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Several groups challenge final decision on 137-mile motorized trail system on Ochoco National Forest

CENTRAL OREGONIAN - Ochoco National Forest staff will move forward with the trail system.

News emerged recently that the Oregon Hunters Association was taking legal action against the Ochoco National Forest's proposed Off Highway Vehicles trail system.

Their primary concern, the organization said, is that the 137 miles of trails will harm key elk habitat on the forest.

While the OHA lawsuit is the most recent action taken against the June 29 decision, it isn't the first as two other suits were filed in July against the signed final decision.

The Western Environmental Law Center filed a lawsuit on behalf of multiple conservation groups, including Wild Earth Guardians, Oregon Wild and Sierra Club.

"It is clear the community values the Ochoco National Forest for its wild landscapes, wildlife and quiet recreation, and would like to see the Forest Service manage the land to reflect those values," said Marla Fox, rewilding attorney at Wild Earth Guardians. "This is about balancing uses on the forest consistent with America's bedrock environmental laws. As the Trump Administration ramps up its attack on our public lands, defending wild places like the Ochocos is even more important."

Sarah Cuddy, Oregon Wild's Ochoco Mountains coordinator, spoke of an "illegal trail problem in the Ochocos," stating the forest is "already plagued with 700 miles of illegal trails and the accompanying destruction."

"Despite unprecedented public opposition, the Forest Service has chosen to move forward with a proposal that will irrevocably change the character of the forest and jeopardize fish, wildlife and other recreational users," she said.

Central Oregon Land Watch is legally challenging the decision as well, stating it would "cut through the heart of the Ochoco National Forest, which … provides habitat for many species, including elk and redband trout."

"This stunning pine forest also provides for recreational activities like hunting, fishing, hiking, mountain biking, photography and many more outdoor adventures that visitors and residents enjoy," the organization stated in a July news release. "The most recent data collected by the Forest Service shows that only 3.4 percent of visitors used an OHV for recreation, yet the proposed OHV routes will cost at least half a million dollars and cause significant disturbance to all other recreation types."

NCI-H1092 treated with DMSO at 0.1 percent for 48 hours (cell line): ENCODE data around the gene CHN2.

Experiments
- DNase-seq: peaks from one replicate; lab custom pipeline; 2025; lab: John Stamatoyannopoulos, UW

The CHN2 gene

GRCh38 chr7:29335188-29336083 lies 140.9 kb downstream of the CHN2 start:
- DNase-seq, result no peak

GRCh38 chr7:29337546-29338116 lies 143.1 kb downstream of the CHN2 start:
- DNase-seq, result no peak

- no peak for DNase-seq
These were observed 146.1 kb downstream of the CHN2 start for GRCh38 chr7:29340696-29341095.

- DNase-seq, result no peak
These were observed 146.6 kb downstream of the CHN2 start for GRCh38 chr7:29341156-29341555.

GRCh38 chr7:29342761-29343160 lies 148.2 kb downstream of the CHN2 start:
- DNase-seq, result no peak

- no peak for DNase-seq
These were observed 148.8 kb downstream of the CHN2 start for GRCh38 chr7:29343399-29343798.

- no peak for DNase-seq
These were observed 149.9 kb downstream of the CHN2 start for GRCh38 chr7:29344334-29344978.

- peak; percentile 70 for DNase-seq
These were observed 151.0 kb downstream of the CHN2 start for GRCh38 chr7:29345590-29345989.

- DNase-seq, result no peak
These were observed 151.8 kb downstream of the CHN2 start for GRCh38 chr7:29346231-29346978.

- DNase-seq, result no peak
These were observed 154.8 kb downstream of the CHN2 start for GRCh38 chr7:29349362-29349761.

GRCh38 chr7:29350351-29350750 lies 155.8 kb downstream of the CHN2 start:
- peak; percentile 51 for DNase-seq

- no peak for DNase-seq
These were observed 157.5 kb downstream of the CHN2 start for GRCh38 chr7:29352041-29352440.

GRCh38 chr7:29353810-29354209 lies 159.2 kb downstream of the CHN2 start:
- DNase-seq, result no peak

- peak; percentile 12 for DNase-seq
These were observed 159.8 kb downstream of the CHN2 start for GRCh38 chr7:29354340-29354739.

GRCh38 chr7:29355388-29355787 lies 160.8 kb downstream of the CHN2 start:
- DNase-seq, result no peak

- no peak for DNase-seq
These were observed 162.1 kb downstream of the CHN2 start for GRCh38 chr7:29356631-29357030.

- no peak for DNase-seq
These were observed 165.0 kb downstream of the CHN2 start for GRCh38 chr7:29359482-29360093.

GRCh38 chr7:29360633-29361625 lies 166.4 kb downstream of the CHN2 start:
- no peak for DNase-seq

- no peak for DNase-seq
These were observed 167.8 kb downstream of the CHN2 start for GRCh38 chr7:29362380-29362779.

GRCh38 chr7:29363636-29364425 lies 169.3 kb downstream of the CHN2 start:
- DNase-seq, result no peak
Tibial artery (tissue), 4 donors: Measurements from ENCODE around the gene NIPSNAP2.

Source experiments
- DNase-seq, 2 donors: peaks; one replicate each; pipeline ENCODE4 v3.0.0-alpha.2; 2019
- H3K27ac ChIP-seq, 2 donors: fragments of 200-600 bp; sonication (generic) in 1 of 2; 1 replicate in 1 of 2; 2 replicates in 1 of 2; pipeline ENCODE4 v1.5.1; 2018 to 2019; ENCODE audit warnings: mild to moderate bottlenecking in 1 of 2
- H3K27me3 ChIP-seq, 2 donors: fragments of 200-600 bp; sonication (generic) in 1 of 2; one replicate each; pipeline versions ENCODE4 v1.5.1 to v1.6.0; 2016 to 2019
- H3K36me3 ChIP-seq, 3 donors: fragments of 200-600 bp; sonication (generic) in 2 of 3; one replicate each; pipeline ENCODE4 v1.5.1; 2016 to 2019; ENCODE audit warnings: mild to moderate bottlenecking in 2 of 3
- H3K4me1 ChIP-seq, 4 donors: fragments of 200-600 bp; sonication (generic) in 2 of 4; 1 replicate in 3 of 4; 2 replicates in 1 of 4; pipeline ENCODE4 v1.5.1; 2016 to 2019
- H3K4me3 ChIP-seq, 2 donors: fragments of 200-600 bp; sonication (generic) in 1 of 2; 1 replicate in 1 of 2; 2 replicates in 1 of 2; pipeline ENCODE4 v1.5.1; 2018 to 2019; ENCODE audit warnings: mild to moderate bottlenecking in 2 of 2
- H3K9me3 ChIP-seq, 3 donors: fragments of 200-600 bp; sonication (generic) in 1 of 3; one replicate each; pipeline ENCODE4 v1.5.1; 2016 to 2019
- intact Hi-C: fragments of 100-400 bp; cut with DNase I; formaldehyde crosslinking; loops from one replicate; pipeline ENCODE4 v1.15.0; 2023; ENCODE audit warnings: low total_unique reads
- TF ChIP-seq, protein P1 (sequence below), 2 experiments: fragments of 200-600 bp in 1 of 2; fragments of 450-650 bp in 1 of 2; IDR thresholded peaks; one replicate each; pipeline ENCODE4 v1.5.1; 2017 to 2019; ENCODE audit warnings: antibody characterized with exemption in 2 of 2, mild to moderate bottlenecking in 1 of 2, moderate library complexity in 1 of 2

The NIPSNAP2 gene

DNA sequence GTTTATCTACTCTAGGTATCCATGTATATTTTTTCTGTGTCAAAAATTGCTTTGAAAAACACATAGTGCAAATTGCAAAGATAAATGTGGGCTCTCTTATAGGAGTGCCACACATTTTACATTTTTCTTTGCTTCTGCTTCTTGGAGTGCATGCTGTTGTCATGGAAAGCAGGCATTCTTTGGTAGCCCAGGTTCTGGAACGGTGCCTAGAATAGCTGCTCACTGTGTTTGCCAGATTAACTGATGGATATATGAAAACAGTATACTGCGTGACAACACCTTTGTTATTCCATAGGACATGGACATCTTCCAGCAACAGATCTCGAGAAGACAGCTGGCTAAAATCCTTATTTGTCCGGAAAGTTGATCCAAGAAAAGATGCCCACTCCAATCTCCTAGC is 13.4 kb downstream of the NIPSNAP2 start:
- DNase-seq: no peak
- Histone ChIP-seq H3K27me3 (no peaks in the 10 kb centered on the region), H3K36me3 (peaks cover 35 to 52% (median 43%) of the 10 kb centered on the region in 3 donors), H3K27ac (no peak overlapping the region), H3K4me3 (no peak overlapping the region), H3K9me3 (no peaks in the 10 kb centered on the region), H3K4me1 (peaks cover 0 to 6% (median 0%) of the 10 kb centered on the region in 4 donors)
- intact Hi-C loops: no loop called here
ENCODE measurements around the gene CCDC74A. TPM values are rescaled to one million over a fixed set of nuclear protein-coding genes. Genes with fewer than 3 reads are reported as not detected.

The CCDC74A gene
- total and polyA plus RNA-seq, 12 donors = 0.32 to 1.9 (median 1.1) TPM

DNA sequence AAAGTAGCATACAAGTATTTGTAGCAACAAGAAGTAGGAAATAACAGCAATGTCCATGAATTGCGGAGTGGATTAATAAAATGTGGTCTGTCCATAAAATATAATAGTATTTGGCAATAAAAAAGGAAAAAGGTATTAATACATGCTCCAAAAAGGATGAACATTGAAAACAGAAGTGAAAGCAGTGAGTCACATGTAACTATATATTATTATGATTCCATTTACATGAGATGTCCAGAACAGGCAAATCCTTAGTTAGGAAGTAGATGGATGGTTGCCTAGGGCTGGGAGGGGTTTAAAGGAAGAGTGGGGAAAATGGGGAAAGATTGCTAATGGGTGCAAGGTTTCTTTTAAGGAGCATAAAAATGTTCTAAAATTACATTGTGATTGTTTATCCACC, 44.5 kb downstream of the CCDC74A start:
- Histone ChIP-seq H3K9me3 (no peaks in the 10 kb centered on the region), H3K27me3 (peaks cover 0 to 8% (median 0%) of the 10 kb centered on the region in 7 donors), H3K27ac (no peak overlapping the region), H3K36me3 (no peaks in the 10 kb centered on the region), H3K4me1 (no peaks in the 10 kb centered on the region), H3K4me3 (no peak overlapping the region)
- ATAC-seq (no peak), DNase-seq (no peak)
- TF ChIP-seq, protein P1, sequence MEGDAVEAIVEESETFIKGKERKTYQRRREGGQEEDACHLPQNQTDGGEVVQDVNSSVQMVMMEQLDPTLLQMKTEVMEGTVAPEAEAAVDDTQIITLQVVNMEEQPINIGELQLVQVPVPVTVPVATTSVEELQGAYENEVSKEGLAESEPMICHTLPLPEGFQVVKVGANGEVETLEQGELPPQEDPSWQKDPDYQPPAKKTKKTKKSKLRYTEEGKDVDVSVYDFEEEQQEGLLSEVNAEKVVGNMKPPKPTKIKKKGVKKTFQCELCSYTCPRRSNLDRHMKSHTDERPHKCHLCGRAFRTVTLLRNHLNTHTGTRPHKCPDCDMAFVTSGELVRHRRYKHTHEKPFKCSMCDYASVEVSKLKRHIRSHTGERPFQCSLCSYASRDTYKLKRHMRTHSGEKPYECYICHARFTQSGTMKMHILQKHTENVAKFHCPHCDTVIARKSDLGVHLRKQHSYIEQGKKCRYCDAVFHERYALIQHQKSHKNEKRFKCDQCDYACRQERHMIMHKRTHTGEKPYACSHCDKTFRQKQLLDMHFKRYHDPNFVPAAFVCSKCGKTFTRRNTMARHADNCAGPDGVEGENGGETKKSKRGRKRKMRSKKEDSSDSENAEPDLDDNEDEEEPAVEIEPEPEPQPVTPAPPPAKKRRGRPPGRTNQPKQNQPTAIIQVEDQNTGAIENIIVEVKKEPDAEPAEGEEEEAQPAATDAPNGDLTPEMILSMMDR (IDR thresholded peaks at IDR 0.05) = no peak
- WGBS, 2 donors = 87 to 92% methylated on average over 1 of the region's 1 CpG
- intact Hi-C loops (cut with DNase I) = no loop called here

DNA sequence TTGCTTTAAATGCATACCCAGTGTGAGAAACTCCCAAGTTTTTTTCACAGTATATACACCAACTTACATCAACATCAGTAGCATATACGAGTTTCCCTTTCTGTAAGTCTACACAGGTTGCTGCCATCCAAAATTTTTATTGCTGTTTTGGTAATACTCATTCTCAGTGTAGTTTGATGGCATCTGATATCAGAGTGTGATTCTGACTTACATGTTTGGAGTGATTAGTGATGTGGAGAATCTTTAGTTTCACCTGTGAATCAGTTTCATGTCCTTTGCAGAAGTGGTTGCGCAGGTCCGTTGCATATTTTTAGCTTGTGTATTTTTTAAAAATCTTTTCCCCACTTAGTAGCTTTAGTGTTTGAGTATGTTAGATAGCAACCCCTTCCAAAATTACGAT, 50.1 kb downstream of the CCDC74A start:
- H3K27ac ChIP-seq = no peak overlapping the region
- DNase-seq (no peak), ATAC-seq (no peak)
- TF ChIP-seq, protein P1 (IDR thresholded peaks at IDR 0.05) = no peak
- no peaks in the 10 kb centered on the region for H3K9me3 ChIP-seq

The final decision on the Ochoco Summit trail system was signed June 29, and according to Ochoco leaders, the project will designate and develop a multi-use trail system for off-highway vehicles in the Ochoco Summit area of the Ochoco National Forest. It will be established primarily on existing roads and trails that connect to open, mixed-use roads. The completed trail system will include a total of 137 miles of roads and trails, of which 53 miles will be newly developed.

"I recognize there are strongly held values regarding motorized recreation on public lands," said Ochoco National Forest Supervisor Stacey Forson. "This project will help us achieve our goals of providing legitimate and sustainable motorized recreation trails while curtailing unauthorized motorized use and access where negative resource impacts are occurring."

The trail system proposal originated in 2009, when the Ochoco National Forest conducted its travel management plan. The work resulted in adoption of a motorized travel system in 2011 that left about 80 percent of the forest off limits to OHV use.

After hosting public meetings on the loss of OHV access, the Forest Service chose to develop a trail system proposal that would provide OHV users a suitable, enforceable and sustainable riding opportunity in the Ochocos.

Development of the trail system has not come without setbacks. In the spring of 2014, the Forest Service had released its Draft EIS (Environmental Impact Statement) and later that summer released a Final EIS and draft Record of Decision for the trail system.

However, those documents were then withdrawn and revised following the Bailey Butte Fire that burned parts of the Ochoco that summer. Finally, in February 2016, the Forest Service released a Supplemental Draft EIS and took public comment until April 4. Then on Sept. 22, the Forest Service released the Final Supplemental EIS and draft Record of Decision. It included five alternative trail systems ranging in distance from 124 miles to 158.

Ochoco National Forest leaders then fielded about 20 objections, which came from a variety of different organizations and interests. OHV groups sought more trail mileage and access, while conservation groups and government agencies like Oregon Department of Fish and Wildlife raised concerns about impact to the environment.

At this time, Ochoco staff intends to continue moving forward with the project, spokesman Patrick Lair stated, although that doesn't mean OHV enthusiasts should expect new trails right away.

"We have no immediate plans to begin trail work," Lair said. "We are in discussion with partners to develop an elk monitoring framework. There is no timeline associated with trail construction at this point. The plan all along has been to build one segment at a time as funding allows, and monitor it as we go for issues and problems."

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